Skip to main content

Home decor's hottest metal: Brass is back

By Melissa Ozawa, Martha Stewart Living
January 23, 2014 -- Updated 1453 GMT (2253 HKT)
Go bold. A wall clad in sheets of unlacquered, untreated brass laminate adds high drama to a living room. A complement to the forest green sofa and brass accents in this room, the partition will develop a rich patina over time. To achieve a similar effect on a smaller scale, try applying the sheeting to the back of a bookshelf or wet bar.
Go bold. A wall clad in sheets of unlacquered, untreated brass laminate adds high drama to a living room. A complement to the forest green sofa and brass accents in this room, the partition will develop a rich patina over time. To achieve a similar effect on a smaller scale, try applying the sheeting to the back of a bookshelf or wet bar.
Precious metal
Farmhouse fantasy
Pipe dreams
The brass section
A long shelf life
  • Brass is back, and better than it was in the 1970s and '80s
  • Martha Stewart collects brass trays from around the world
  • The modern way of using brass in home decor is with patina

(Martha Stewart Living) -- What was once considered, well, brassy, is now something to covet and keep. From small moments to large statements, today's brass is tasteful and elegant—with gorgeous patina to spare.

Brass is back.

With the appetite for nickel and chrome at its saturation point, brass is returning to the forefront of the design world. "People are rediscovering how beautiful it is," says Martha Stewart, who has amassed an impressive collection of brass treasures, particularly trays, from all over the globe.

"I am always searching for new pieces," she says.

Martha Stewart Living: 19 tips for perfect laundry every time

Stay in touch!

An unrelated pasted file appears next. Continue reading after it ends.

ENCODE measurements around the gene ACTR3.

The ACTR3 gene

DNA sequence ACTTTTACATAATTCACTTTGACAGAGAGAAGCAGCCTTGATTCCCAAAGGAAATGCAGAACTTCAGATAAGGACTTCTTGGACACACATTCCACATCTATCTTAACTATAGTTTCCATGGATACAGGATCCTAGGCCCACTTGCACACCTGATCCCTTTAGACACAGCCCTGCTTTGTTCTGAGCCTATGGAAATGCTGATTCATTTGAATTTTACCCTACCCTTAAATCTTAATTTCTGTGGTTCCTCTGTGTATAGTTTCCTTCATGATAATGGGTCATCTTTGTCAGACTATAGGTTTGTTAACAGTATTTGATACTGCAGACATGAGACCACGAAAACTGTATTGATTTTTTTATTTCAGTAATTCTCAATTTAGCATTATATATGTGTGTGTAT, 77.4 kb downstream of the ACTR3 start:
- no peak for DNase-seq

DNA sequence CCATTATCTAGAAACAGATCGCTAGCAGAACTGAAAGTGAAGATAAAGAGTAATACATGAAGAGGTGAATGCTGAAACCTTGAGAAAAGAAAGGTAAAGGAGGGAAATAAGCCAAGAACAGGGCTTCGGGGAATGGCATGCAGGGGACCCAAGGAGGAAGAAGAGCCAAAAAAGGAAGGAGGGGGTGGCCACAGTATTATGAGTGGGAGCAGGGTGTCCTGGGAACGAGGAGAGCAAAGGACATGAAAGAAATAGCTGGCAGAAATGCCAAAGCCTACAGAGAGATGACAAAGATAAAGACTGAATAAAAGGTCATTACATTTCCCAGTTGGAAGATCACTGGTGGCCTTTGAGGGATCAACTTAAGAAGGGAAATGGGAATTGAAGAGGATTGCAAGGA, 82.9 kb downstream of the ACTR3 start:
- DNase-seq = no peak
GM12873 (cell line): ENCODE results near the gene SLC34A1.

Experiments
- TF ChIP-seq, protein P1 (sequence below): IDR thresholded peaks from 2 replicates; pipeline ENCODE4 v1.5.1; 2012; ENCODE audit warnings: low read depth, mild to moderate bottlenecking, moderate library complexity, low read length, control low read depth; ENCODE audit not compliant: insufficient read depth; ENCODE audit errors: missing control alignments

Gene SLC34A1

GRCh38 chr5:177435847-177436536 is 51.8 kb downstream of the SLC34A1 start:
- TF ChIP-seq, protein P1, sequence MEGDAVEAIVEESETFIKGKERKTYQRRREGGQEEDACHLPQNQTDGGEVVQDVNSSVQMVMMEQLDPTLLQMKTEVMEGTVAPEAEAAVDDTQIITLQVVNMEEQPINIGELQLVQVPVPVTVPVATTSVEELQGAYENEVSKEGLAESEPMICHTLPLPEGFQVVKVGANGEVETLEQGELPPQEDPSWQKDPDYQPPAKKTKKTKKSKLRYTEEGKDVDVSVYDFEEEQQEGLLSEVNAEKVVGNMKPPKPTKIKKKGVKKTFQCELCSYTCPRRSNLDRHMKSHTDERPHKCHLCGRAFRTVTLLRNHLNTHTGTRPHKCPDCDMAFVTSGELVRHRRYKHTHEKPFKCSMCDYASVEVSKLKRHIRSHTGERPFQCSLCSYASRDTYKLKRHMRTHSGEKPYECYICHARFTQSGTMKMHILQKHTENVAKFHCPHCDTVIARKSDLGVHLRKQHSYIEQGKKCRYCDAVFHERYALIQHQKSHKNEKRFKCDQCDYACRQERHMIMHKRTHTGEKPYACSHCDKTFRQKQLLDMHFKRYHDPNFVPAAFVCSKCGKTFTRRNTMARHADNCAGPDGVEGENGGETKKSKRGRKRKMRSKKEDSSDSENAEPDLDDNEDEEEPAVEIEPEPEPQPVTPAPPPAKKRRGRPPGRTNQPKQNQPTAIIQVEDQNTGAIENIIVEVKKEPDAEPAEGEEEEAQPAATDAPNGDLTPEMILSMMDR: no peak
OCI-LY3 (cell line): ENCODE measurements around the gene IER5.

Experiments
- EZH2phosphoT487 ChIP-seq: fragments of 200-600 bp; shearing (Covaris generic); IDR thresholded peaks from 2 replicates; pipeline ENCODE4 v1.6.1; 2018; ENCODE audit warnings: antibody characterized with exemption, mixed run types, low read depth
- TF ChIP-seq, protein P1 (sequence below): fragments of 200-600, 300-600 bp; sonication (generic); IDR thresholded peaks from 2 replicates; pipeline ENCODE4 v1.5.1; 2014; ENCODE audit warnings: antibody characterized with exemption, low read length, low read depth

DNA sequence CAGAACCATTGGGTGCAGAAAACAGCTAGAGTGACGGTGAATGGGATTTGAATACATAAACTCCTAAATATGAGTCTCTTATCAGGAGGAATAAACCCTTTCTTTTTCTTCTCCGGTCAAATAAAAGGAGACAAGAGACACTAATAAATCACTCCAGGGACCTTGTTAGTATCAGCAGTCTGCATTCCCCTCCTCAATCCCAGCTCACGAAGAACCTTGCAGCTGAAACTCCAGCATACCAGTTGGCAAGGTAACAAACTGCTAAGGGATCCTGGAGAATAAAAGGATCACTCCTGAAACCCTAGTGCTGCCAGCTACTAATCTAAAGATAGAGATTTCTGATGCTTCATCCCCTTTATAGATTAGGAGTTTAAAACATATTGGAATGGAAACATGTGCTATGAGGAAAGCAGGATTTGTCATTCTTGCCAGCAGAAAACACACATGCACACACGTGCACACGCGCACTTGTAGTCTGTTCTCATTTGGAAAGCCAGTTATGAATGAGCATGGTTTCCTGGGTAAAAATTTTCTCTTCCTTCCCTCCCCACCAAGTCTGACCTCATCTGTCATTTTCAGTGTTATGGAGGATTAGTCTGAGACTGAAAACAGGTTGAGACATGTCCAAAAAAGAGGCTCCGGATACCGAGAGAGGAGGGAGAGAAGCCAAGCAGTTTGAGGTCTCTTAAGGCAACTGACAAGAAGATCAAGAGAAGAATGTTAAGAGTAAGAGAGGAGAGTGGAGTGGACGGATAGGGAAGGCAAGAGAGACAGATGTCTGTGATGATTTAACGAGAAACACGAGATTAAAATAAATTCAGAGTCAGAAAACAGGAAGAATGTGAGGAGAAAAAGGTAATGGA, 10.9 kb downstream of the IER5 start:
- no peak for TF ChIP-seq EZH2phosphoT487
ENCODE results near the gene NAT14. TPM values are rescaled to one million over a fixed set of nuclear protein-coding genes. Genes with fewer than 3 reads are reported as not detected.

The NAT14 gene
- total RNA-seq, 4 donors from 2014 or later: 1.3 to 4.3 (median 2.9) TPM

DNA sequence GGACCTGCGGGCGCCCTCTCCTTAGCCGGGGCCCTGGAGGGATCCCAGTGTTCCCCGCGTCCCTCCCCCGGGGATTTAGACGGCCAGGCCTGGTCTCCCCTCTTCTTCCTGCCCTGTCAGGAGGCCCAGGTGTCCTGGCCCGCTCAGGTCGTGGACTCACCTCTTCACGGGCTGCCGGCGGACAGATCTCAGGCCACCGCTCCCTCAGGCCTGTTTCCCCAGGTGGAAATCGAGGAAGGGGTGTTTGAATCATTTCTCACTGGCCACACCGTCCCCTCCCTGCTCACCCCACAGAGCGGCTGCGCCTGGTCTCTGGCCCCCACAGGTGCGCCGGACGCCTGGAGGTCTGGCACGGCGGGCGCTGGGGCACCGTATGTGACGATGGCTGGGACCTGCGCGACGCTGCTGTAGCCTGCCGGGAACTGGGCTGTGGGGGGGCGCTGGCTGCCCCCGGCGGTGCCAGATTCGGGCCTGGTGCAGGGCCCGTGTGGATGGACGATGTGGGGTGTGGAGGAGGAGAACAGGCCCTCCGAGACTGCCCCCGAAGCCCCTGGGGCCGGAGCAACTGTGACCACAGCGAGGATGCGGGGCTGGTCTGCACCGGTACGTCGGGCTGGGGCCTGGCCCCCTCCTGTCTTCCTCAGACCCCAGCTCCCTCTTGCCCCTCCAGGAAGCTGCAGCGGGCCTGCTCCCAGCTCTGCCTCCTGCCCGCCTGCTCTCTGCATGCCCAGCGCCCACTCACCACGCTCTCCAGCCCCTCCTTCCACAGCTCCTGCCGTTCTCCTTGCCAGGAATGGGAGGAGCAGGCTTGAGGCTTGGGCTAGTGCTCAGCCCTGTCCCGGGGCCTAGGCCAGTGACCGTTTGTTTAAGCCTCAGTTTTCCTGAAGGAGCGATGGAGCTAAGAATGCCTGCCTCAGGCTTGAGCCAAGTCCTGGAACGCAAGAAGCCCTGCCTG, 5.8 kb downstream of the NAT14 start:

Don't miss out on the conversation we're having at CNN Living. Follow us on Twitter and Facebook for the latest stories and tell us what's influencing your life.

But shopping for the "mellow metal," as she calls it, doesn't have to feel like an exhausting treasure hunt anymore. Thanks to the renewed interest, both mainstream design shops and specialty boutiques now stock brass wares. And with good reason: The metal, an alloy of copper and zinc, is strong; it won't rust; and it can be forged into a variety of shapes.

Plus, it's relatively inexpensive. "I jokingly call it the poor man's gold," Stewart says.

Unlike the perpetually shiny lacquered brass that was popular in the 1970s and '80s, most pieces today are left unfinished. They may require occasional polishing, but the goal is no longer that blinding glossiness. In fact, not only is brass that shows its age acceptable—it's downright desirable.

"It's the patina that makes it beautiful," says decorating director Kevin Sharkey.

Martha Stewart Living: 35 pantry staples for healthy eating

"Brass is timeless, warm, and inviting. There's a reason people are drawn to it. Adding it to a room is like crowning the space with an amazing jewel."

How to clean brass

Don't overlook a brass find simply because it appears blackened beyond repair. "Removing the tarnish is like discovering gold," says Kevin.

Martha polishes her brass pieces about once a year; every three years, she has them professionally cleaned. For basic maintenance and to make unlacquered brass shine without stripping away the patina, Anthony Cassano of Greenwich Metal, in Stamford, Connecticut, recommends using polish-soaked cloths, such as Cape Cod metal polishing cloths.

Martha Stewart Living: 21 ways to decorate your home on a budget

Stronger, more abrasive cleaners, like Brasso, are best used on heavily oxidized pieces. Test on a small area first, advises Cassano. Lacquered-brass items, meanwhile, should be cleaned with a soft cloth, mild dishwashing soap, and tepid water.

Removing lacquer